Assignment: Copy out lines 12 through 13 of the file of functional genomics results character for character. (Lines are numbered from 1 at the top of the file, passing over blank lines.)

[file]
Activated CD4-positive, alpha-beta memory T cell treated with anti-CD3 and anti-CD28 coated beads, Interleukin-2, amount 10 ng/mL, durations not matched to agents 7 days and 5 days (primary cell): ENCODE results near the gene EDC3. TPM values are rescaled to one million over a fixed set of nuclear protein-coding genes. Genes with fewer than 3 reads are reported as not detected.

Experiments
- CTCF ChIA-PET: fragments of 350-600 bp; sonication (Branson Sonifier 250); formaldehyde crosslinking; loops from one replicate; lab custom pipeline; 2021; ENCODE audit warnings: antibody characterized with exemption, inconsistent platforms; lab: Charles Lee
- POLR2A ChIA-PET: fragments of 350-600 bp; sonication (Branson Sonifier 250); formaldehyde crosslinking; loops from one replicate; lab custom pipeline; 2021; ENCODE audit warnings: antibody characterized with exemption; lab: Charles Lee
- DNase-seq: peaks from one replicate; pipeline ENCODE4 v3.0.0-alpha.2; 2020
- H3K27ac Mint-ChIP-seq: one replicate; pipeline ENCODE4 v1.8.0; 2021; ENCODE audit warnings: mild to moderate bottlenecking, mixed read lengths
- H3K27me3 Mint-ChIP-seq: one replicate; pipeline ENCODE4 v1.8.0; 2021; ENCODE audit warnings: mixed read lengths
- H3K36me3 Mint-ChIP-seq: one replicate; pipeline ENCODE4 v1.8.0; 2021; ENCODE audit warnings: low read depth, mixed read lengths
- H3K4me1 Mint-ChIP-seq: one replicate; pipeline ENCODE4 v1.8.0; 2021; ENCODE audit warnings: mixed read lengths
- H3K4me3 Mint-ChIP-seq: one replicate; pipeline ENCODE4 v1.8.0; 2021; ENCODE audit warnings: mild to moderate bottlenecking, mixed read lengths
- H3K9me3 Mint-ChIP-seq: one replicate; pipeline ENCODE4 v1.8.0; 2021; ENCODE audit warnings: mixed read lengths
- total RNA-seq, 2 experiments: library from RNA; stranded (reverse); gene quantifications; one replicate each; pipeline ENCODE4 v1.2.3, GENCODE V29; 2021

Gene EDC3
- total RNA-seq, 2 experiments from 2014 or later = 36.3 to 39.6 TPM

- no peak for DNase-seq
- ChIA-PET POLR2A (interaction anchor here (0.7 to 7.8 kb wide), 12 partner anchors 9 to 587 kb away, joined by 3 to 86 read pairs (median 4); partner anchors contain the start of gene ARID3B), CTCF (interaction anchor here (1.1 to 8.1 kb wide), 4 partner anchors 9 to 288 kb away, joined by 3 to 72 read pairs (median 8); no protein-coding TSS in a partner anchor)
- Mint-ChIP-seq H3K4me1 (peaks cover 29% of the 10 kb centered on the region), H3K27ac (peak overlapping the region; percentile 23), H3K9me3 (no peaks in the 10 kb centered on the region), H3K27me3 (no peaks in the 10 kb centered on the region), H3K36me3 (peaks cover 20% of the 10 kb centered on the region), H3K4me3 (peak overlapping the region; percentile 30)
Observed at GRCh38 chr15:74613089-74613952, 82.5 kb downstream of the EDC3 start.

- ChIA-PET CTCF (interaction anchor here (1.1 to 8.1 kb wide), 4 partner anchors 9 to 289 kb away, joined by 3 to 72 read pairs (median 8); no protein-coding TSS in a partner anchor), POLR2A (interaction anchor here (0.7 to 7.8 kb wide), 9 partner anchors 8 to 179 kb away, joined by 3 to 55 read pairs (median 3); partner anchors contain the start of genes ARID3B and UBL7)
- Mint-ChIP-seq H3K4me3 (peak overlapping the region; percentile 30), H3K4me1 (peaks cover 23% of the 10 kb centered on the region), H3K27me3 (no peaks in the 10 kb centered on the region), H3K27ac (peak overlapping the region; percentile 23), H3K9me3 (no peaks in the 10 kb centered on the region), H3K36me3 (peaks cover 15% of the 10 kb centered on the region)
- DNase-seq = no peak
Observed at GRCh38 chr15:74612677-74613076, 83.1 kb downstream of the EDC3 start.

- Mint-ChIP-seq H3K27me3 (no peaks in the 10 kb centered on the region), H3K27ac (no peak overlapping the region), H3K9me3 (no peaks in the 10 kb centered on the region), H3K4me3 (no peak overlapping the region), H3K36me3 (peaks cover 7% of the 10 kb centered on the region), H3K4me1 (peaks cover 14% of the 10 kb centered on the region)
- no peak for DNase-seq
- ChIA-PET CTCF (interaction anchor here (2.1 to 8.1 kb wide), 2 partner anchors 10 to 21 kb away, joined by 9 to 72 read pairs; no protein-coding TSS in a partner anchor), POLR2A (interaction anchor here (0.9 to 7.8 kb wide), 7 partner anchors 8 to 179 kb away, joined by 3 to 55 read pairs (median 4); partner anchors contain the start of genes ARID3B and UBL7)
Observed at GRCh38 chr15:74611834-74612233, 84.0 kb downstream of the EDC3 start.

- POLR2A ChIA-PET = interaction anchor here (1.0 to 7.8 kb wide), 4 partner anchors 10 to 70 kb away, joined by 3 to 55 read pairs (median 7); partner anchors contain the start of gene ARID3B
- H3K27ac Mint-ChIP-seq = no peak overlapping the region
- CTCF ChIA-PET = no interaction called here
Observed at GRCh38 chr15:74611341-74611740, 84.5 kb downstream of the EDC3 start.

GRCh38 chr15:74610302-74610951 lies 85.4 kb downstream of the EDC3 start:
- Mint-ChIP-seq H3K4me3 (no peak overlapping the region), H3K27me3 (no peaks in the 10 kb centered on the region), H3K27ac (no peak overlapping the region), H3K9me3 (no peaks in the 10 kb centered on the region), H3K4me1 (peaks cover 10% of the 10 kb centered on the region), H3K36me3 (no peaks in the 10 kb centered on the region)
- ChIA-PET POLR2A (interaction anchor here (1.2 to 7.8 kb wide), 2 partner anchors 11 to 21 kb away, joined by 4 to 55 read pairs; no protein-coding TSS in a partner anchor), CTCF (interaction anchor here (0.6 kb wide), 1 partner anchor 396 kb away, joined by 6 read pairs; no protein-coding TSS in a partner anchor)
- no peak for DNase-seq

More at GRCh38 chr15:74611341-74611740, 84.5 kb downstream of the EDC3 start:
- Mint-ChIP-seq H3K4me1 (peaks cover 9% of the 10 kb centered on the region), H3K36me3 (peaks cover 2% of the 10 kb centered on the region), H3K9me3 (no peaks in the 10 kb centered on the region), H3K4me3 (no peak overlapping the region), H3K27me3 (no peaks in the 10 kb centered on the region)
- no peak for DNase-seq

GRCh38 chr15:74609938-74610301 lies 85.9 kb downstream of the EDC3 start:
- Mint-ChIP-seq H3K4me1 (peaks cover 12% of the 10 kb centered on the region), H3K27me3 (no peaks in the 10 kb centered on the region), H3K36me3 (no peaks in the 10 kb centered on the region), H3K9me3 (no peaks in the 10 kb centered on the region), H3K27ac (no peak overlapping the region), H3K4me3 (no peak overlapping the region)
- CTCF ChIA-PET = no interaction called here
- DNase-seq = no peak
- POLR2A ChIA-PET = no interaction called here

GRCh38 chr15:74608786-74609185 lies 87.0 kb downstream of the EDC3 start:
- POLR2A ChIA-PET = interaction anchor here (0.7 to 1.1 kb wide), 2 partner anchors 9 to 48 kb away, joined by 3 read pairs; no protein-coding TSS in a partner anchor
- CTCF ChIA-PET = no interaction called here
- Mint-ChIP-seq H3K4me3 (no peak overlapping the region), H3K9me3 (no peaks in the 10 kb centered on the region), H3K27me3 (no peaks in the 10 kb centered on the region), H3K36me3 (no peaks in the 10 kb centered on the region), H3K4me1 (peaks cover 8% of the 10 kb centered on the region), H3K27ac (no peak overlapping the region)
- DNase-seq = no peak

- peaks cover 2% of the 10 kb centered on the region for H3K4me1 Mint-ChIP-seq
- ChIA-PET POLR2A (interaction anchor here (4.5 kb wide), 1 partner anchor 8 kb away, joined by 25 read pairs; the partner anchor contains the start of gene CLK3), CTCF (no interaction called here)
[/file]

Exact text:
- total RNA-seq, 2 experiments: library from RNA; stranded (reverse); gene quantifications; one replicate each; pipeline ENCODE4 v1.2.3, GENCODE V29; 2021

Gene EDC3